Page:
Language Documentation and Conservation
Endangered languages -- Sub-Saharan Africa -- Documentation, Sociolinguistics -- Sub-Saharan Africa, Language and languages -- Sub-Saharan Africa
Most language documentation efforts focus on capturing lexico-grammatical information on individual languages. Comparatively little effort has been devoted to considering a language’s sociolinguistic contexts. In parts of the world characterized by high degrees of multilingualism, questions surrounding the factors involved in language choice and the relationship between ‘communities’ and ‘languages’ are clearly of interest to documentary linguistics, and this paper considers these issues by reporting on the results of a workshop held on sociolinguistic documentation in Sub-Saharan Africa. Over sixty participants from Africa and elsewhere discussed theoretical and methodological issues relating to the documentation of language in its social context. Relevant recommendations for projects wishing to broaden into the realm of sociolinguistic language documentation include: a greater emphasis on conversational data and the documentation of naturally occurring conversation; developing metadata conventions to allow for more nuanced descriptions of socio-cultural settings; encouraging teamwork and interdisciplinary collaboration in order to extend the scope of sociolinguistic documentation; collecting sociolinguistic data which can inform language planning and policy; and creating opportunities for training in sociolinguistic documentation. Consideration of sociolinguistic language documentation also raises significant questions regarding the ways in which Western language ideologies, which have been especially prominent in shaping documentary agendas, may be unduly influencing documentary practice in other parts of the world.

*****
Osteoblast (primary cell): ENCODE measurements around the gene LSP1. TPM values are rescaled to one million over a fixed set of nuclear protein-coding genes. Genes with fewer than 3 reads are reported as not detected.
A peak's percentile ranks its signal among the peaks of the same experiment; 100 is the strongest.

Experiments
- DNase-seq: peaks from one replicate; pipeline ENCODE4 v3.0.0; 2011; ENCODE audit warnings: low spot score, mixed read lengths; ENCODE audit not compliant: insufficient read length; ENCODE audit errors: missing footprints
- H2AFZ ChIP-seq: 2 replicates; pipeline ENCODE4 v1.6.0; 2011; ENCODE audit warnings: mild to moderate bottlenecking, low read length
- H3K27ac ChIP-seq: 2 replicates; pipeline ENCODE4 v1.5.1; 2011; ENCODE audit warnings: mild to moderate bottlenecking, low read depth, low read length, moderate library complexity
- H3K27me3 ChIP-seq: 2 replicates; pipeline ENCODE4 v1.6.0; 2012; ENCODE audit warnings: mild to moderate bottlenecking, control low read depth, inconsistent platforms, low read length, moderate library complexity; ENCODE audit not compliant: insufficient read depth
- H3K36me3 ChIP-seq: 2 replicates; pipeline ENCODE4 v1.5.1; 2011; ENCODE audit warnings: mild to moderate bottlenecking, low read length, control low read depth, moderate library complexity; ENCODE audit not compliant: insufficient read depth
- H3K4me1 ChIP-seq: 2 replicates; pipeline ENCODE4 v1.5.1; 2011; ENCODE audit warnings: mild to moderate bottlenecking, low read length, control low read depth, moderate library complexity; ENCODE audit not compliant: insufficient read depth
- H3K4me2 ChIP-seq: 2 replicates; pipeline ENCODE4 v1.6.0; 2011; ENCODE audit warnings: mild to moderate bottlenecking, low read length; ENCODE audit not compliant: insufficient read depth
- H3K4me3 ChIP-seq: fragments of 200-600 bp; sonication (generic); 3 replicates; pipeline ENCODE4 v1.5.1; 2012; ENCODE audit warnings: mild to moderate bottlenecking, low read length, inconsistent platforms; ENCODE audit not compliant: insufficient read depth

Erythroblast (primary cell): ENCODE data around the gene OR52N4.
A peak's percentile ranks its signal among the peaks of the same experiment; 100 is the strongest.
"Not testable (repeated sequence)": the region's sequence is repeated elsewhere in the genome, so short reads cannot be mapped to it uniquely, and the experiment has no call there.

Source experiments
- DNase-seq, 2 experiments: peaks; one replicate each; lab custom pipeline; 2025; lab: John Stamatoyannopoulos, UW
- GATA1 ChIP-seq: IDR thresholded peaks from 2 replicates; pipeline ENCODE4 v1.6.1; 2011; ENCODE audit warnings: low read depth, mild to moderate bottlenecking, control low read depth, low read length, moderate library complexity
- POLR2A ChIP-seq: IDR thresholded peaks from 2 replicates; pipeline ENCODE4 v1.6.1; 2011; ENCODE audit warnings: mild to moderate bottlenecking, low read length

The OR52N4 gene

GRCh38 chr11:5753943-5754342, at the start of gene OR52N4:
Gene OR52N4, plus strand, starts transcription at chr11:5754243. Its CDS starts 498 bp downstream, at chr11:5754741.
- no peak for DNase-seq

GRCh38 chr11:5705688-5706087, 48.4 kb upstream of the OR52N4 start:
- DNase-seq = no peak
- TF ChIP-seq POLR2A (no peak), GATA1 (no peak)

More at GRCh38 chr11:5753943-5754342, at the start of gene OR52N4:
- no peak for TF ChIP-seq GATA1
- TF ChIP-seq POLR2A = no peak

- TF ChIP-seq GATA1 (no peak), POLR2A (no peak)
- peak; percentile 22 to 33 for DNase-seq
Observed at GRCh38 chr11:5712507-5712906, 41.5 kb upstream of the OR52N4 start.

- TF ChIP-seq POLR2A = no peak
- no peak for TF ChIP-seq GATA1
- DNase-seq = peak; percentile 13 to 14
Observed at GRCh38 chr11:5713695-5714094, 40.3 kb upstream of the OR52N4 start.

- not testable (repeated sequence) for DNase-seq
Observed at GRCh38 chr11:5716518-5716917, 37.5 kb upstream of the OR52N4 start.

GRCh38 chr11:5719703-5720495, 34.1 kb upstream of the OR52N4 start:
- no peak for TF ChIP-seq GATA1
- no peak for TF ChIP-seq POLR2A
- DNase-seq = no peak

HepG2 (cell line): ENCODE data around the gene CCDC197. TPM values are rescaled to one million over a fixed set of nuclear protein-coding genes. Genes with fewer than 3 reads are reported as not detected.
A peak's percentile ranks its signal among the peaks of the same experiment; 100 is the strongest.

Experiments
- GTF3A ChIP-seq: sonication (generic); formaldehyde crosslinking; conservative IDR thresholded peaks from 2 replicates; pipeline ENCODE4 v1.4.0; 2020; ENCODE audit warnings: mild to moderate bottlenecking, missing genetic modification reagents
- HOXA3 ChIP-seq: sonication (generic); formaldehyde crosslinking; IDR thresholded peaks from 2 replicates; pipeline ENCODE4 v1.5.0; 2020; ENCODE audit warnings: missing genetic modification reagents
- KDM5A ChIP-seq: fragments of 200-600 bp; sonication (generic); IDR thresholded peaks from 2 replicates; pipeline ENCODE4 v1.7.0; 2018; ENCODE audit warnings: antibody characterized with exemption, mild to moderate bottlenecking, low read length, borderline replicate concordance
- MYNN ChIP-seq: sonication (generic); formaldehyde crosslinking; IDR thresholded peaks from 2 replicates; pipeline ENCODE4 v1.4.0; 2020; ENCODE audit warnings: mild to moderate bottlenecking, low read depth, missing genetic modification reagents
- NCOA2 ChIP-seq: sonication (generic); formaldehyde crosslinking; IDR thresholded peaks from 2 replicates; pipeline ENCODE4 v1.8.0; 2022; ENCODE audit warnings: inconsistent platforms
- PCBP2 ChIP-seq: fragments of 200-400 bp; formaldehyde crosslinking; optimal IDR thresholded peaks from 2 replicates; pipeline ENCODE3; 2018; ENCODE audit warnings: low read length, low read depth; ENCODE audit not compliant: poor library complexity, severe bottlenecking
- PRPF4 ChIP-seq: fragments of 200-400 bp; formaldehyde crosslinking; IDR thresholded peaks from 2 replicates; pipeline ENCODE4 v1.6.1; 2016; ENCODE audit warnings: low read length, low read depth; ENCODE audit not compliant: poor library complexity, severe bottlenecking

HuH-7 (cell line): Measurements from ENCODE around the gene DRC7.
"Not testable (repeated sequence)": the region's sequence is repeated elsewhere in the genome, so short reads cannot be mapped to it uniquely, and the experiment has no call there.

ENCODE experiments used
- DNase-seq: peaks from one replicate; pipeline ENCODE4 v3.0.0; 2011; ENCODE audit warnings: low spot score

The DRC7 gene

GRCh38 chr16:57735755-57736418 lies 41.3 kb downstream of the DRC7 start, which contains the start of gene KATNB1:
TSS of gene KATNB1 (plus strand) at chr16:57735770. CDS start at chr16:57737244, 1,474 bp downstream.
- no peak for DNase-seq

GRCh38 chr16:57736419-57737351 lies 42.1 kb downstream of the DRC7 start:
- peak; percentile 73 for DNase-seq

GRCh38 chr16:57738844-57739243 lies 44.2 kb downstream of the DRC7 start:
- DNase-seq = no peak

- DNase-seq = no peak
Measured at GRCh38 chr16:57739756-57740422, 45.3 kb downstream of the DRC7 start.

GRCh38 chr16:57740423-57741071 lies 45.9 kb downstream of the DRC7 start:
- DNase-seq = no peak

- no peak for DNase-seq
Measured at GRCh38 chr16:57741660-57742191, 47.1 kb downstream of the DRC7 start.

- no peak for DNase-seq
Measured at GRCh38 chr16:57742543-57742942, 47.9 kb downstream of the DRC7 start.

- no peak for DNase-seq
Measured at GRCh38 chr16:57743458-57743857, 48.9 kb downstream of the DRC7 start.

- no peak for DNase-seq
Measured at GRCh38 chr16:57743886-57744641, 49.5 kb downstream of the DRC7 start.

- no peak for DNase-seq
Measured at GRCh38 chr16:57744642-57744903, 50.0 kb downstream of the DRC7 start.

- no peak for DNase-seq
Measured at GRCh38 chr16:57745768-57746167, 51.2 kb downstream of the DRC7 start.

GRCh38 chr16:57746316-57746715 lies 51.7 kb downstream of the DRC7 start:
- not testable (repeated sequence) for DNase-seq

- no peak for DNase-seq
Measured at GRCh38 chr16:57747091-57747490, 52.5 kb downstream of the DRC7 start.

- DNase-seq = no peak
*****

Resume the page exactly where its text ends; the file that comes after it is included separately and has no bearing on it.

Childs, George Tucker; Good, Jeff; and Mitchell, Alice (2014). Beyond the ancestral code: Towards a model for sociolinguistic language documentation. Language Documentation and Conservation 8: 168-191.